Prior Authorization

5 positive signs on the road to fixing prior authorization

Kevin B. O'Reilly , Senior News Editor

AMA News Wire

5 positive signs on the road to fixing prior authorization

Apr 15, 2024

The time-wasting, care-delaying payer cost-control process known as prior authorization is the bane of physicians’ existence.

According to the most recent AMA survey (PDF) of 1,001 practicing physicians, 89% of respondents said prior authorization had a significant or somewhat negative clinical impact, with 33% reporting that prior authorization had led to a serious adverse event such as a death, hospitalization, disability or permanent bodily damage, or other life-threatening event for a patient in their care.

The AMA is advocating for you

The AMA has achieved recent wins in 5 critical areas for physicians.

That is why fixing prior authorization is a critical component of the AMA Recovery Plan for America’s Physicians. Prior authorization is overused, and existing processes present significant administrative and clinical concerns. You can find out how the AMA is tackling prior authorization with research, practice resources and reform resources.

As the physician’s powerful, relentless ally in health care, the AMA’s hard work to ease the burdens of prior authorization is starting to pay off. There is a long way to go yet, but below you will find some positive signs of progress in the AMA’s long-standing, focused effort to fix prior authorization.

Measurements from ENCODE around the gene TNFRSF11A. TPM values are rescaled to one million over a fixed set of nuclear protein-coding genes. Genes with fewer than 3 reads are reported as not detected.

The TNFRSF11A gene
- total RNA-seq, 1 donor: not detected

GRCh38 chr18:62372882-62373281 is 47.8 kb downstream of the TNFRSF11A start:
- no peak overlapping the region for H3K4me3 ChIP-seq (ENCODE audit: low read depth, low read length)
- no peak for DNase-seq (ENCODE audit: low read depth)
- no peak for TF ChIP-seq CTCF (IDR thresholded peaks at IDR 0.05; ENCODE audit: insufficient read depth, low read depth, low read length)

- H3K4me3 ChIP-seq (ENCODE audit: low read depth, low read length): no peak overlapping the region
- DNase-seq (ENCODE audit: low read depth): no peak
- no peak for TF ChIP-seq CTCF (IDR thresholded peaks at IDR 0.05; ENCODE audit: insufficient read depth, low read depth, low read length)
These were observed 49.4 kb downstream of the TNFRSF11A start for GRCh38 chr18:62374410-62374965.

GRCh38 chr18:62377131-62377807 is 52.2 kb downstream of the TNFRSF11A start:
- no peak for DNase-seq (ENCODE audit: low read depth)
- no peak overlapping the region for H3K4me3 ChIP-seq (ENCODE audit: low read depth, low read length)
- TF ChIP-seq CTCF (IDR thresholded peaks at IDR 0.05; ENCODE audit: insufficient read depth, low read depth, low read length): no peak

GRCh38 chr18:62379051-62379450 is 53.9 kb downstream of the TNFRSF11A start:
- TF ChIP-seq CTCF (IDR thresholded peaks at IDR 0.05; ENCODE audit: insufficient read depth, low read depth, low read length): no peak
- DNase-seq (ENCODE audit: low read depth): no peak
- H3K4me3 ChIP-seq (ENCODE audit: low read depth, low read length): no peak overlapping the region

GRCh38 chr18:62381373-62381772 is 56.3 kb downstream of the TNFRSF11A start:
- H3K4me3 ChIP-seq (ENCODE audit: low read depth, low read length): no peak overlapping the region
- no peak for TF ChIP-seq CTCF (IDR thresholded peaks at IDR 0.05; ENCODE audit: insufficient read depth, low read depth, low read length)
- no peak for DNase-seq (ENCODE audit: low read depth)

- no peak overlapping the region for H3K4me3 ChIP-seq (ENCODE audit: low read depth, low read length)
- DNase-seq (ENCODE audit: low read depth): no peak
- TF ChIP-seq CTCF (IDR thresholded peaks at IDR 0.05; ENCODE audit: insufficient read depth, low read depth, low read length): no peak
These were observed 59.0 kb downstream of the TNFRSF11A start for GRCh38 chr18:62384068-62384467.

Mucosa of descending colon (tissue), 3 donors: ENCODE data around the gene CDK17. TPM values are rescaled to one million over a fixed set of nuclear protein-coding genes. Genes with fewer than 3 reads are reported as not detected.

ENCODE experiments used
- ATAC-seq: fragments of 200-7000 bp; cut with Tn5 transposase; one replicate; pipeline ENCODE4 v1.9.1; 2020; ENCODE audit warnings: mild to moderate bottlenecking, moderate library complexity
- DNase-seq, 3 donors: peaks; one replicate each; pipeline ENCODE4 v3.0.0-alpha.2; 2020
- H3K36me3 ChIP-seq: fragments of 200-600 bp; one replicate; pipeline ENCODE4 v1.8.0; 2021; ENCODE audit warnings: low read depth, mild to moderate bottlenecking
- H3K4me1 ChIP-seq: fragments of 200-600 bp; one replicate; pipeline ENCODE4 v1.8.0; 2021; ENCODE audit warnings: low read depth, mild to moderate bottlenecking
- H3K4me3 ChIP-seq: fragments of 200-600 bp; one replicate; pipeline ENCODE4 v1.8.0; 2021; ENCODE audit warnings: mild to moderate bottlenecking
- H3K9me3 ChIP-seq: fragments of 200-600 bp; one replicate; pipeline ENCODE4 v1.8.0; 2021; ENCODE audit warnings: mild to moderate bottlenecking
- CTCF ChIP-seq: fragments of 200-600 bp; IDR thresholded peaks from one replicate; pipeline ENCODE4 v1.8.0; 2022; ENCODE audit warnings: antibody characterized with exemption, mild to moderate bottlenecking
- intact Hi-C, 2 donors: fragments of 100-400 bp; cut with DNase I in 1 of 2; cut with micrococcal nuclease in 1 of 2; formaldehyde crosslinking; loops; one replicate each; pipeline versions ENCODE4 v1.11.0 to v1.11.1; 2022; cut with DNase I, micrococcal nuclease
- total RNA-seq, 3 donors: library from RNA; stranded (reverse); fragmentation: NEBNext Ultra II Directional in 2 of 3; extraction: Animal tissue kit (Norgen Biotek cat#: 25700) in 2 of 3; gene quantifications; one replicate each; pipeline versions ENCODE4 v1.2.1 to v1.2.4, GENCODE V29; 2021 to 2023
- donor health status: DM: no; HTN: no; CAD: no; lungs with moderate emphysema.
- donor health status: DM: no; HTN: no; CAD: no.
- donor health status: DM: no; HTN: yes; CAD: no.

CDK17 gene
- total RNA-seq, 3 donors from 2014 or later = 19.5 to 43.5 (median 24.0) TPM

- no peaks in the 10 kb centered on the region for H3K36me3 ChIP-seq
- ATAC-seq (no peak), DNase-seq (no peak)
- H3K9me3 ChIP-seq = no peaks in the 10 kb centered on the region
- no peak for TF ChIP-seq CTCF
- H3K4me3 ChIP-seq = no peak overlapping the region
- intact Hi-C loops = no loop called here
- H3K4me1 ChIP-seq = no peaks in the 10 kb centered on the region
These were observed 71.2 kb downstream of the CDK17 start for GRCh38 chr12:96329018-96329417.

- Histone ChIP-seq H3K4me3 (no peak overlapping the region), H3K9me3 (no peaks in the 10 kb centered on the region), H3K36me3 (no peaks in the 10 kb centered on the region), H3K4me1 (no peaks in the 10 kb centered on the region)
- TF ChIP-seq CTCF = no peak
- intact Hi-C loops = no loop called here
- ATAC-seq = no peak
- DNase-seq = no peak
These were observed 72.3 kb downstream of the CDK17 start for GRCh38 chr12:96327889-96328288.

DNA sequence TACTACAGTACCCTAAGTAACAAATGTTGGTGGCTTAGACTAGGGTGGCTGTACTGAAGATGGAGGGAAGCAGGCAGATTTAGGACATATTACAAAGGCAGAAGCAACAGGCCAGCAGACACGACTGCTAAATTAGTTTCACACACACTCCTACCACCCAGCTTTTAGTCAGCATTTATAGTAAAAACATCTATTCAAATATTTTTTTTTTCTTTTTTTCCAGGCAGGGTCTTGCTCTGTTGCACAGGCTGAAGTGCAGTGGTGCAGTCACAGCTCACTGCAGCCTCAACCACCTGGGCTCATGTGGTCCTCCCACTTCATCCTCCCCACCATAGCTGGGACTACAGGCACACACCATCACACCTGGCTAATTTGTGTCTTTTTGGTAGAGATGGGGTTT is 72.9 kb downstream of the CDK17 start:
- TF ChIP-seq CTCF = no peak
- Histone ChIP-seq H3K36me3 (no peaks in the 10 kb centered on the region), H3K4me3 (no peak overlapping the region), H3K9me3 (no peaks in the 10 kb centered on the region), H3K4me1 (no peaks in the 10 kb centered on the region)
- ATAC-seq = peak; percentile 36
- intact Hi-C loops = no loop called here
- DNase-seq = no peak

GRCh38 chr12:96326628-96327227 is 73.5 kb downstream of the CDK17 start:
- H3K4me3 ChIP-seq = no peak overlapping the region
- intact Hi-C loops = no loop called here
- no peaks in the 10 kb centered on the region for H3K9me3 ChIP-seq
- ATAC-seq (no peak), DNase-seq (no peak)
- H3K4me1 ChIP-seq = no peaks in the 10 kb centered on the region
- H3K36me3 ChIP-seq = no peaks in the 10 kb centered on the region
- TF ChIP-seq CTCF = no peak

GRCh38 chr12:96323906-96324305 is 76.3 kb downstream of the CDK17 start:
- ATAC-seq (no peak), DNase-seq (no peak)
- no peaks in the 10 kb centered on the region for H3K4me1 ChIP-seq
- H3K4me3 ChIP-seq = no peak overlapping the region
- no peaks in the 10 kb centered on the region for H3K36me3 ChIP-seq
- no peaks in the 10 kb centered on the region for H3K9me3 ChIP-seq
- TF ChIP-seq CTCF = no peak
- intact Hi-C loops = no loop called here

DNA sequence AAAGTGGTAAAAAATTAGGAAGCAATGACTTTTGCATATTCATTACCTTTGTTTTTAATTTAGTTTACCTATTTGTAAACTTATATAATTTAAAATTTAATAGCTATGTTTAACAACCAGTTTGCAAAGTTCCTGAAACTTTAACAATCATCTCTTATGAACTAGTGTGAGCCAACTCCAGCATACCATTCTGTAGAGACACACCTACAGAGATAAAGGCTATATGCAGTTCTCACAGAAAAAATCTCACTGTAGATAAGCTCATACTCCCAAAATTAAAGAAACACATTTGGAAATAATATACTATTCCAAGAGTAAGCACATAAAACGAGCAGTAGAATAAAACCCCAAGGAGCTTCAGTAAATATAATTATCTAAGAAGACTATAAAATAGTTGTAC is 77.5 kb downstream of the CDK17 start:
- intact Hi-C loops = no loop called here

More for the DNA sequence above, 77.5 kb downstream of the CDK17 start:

1. CMS takes action that will save physicians $15 billion

    1. Under the leadership of Administrator Chiquita Brooks-LaSure, the Centers for Medicare & Medicaid Services (CMS) released a final rule making important reforms to prior authorization to cut patient care delays and electronically streamline the process for physicians. Together, the changes will save physician practices an estimated $15 billion over 10 years.

      As a direct result of advocacy from the AMA and other physician organizations, CMS has taken significant steps toward rightsizing the prior authorization process by addressing both technological and operational requirements. The AMA is grateful that the Biden administration is prioritizing such a critical issue for patients and physicians.
  2. A growing number of states are headed in the right direction

    1. In 2023, nine states and the District of Columbia passed legislation that reforms the prior authorization process in their jurisdictions. And the momentum to make changes to cumbersome processes continues to build this year.

      Many bills draw from the AMA’s model legislation (PDF) that includes prior authorization reforms such as: reducing plans’ time to respond to a prior authorization request; ensuring that only a qualified physician is making an adverse determination; prohibiting retroactive denials if the care is preauthorized; and making prior authorization valid for the length of treatment for those with chronic conditions.
  3. Insurers are starting to realize they can’t ignore the problem